Also, what is the period of the record breaking profits, and what is the period of 25% of the large corporations not having to pay any tax? Were those corporations by any chance not those with record breaking profits? Or maybe they had carryover losses, which a lot of banks have these days because of bad mortgages?

BTW, if corporations don’t have a separate existence (“corporate personhood”), wouldn’t that mean that they shouldn’t be charged taxes, but funnel the income and associated costs (such as taxes) to the shareholders they represent?

h/t Courtney Ballard

False information (guest post by Fred Geisler)

Note: This was posted by Facebook by Fred Geisler. He graciously allowed me to copy it here.

MoveOn.org has a poster of corporations that allegedly don’t pay their income taxes up. If you’ve not seen it yet, here’s the link:


Now, it turns out that most of those claims . . . aren’t quite what they’re claimed to be. How do I know this? Because I know how to look up the finances of publicly traded corporations, and I’ve known how to understand a balance sheet, income statement, and cash flow statement longer than I could legally drive.

Let’s start with the one that’s gotten the most buzz lately, GE. You see, GE Capital had so many market losses in 2009 that they’ll be carrying them forward for several more years. The fact that Bernie rolled five year’s combined profits into one number, and contrasted it with a single year, should be a hint that he’s not doing accounting.

I wish Bernie had mentioned what that “tax rebate” for Exxon is. Looking over Exxon’s SEC filing for 2009, I see them paying $78 billion in taxes that year. Even so, that rebate sounds like a return of 0.198% of that year’s tax payments.

Bernie overstated Bank of America’s TARP bailout by about 22 times, and BofA finished paying the money back on December 10, 2009. Bank of America received a tax refund for the same reason I did: They paid in more than they owed. (Mine was deliberate, but I suspect BofA’s was because their accountants miscalculated.) How do I know they paid in too much? Because they lost money in 2010, so paying any income tax at all was paying too much.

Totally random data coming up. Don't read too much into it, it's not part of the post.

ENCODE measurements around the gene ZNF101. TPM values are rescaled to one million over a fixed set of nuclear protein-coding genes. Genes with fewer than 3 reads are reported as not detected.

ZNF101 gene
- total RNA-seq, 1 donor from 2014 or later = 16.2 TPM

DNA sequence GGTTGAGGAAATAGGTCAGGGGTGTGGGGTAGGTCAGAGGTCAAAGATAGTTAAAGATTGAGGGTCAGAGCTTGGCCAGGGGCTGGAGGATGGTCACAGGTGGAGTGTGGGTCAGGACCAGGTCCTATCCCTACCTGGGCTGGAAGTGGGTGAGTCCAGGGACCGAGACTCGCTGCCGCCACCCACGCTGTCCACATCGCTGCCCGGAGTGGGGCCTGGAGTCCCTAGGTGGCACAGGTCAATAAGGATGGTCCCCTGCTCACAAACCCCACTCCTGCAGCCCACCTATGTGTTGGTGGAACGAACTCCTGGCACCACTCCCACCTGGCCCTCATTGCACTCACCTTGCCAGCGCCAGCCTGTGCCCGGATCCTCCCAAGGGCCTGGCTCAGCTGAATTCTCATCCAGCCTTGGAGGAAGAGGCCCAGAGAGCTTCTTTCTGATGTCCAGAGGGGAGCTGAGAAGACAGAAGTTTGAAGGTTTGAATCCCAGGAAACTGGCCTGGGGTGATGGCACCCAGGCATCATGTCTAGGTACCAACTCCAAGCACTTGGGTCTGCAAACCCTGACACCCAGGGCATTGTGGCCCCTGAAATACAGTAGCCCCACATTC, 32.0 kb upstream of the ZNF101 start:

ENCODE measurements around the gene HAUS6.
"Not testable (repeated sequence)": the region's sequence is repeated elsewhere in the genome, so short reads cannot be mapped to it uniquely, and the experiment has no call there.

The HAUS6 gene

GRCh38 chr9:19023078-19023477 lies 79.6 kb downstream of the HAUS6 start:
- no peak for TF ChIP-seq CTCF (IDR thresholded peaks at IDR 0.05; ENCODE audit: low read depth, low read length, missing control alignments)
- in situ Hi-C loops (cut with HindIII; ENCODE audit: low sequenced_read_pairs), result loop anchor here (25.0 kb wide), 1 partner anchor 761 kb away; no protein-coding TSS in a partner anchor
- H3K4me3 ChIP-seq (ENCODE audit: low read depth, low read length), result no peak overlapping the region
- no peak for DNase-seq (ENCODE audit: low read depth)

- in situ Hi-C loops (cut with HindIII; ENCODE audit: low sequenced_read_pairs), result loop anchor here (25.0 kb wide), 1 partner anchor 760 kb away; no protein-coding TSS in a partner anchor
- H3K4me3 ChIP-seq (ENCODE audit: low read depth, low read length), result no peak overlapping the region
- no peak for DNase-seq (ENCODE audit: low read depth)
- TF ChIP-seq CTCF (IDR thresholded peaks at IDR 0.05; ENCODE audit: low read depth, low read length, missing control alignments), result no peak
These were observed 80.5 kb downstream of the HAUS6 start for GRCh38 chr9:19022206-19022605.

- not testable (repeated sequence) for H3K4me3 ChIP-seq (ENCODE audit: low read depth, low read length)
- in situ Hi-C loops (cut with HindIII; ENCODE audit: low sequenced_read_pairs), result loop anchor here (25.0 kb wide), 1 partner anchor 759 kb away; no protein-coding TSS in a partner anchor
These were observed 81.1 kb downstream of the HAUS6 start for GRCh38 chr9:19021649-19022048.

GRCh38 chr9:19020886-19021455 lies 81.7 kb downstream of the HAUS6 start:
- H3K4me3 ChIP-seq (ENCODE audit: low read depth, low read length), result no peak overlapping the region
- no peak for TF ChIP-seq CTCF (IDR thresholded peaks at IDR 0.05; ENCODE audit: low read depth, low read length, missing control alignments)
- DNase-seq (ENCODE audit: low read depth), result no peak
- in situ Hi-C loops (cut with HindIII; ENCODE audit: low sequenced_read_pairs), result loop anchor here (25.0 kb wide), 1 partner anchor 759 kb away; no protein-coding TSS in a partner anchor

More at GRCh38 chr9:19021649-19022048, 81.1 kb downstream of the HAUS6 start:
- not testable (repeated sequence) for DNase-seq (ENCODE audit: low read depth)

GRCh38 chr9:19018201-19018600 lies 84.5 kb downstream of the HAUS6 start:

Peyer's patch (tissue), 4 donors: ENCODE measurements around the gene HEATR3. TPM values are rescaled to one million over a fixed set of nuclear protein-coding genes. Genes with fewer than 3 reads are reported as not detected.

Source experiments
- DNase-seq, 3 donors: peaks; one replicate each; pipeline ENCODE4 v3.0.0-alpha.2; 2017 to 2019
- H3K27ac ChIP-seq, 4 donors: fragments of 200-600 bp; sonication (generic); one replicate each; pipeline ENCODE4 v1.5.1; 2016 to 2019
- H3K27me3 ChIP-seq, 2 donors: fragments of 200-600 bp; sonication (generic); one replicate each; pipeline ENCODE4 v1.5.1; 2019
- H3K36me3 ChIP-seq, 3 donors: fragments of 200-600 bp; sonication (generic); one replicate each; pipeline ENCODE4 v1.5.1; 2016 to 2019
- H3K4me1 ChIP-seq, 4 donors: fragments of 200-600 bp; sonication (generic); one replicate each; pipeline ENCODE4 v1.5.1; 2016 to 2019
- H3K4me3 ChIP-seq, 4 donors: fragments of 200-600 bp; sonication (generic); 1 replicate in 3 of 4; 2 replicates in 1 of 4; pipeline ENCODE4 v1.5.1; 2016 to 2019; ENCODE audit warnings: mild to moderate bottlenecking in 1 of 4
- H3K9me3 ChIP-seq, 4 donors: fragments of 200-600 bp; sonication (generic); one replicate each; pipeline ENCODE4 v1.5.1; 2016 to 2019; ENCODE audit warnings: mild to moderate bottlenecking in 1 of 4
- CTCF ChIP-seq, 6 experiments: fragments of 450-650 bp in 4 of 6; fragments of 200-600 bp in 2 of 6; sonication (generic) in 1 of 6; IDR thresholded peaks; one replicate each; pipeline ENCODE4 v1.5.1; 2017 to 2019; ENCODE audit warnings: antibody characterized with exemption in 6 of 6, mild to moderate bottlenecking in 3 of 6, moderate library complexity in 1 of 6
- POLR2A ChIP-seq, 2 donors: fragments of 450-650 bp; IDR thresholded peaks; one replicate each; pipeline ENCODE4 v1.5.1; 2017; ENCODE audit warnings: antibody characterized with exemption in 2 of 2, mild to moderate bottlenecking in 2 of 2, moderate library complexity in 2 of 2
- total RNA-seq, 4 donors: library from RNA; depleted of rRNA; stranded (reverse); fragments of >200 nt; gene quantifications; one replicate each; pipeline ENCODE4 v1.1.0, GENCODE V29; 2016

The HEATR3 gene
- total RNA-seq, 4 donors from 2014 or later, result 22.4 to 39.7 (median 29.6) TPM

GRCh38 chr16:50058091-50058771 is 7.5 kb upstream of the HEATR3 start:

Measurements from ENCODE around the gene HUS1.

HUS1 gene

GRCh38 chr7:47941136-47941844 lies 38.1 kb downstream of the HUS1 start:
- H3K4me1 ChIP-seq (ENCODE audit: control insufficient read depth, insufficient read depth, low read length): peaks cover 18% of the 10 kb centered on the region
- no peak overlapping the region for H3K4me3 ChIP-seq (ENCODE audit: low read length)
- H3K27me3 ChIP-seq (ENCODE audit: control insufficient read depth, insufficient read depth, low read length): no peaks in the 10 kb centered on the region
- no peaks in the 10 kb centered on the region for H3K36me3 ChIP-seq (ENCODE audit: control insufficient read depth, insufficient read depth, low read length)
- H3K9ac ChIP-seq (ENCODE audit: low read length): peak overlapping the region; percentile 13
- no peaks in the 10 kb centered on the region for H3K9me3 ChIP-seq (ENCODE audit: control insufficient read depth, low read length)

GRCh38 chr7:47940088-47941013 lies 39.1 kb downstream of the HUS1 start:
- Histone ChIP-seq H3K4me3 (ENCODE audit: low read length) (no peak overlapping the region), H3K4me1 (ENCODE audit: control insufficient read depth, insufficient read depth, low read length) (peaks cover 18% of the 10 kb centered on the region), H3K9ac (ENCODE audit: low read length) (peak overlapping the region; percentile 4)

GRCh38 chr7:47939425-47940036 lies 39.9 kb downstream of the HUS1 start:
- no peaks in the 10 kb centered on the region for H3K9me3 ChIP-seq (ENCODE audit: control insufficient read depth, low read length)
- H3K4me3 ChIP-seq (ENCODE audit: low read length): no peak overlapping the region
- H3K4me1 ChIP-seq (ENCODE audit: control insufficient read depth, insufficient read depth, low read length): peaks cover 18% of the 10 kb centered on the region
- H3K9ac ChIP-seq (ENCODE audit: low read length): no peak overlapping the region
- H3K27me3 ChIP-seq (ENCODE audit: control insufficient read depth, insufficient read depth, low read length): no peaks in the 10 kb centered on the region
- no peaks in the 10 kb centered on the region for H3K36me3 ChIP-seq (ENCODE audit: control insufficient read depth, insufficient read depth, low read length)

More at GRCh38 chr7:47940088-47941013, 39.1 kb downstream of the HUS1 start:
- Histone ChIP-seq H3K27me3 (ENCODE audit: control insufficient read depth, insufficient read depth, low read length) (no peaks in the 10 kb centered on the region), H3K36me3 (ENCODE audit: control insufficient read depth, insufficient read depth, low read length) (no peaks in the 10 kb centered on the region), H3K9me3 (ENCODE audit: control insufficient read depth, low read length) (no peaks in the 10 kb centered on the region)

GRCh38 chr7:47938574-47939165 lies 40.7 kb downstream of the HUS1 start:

Chevron paid $12,919 million in income taxes last year; Bernie’s whining because they paid $19 million too much, and asked for that money back.

Likewise, Boeing paid $1,196 million in taxes, and Bernie’s whining because they overpaid by $124 million and asked for the money back.

Valero Energy is even more obvious. Bernie quoted their sales figure, not their profit. Why? Because they actually lost money the year that matches the sales figure he quoted. If they had the ability to claim any refund at all from the IRS that year, they paid too much.

Bernie did get Goldman right. What happens when companies are required by law to file taxes with one set of accounting rules, and report to Wall Street with a different set of accounting rules? The accountants figure out how to report high profits to Wall Street, but low profits to the IRS. If Bernie wants to Do Something, he should introduce legislation requiring that SEC and IRS reports use the same set of accounting rules.

Like with BofA, Bernie overstated Citigroup’s TARP money, although only by a factor of 8 this time. After Citi paid back $20 billion, the Treasury took the option to convert the rest into common stock; I suspect selling some of those shares is part of Geithner’s plan for raising cash if the Republican House refuses to raise the debt ceiling, or does something else equally stupid.

Bernie does seem to be right about ConocoPhillips. Will he introduce legislation to close that loophole?

Like Goldman, Carnival Cruise Lines appears to have built a business model around loopholes in the tax code. Will Bernie introduce legislation to plug some of them?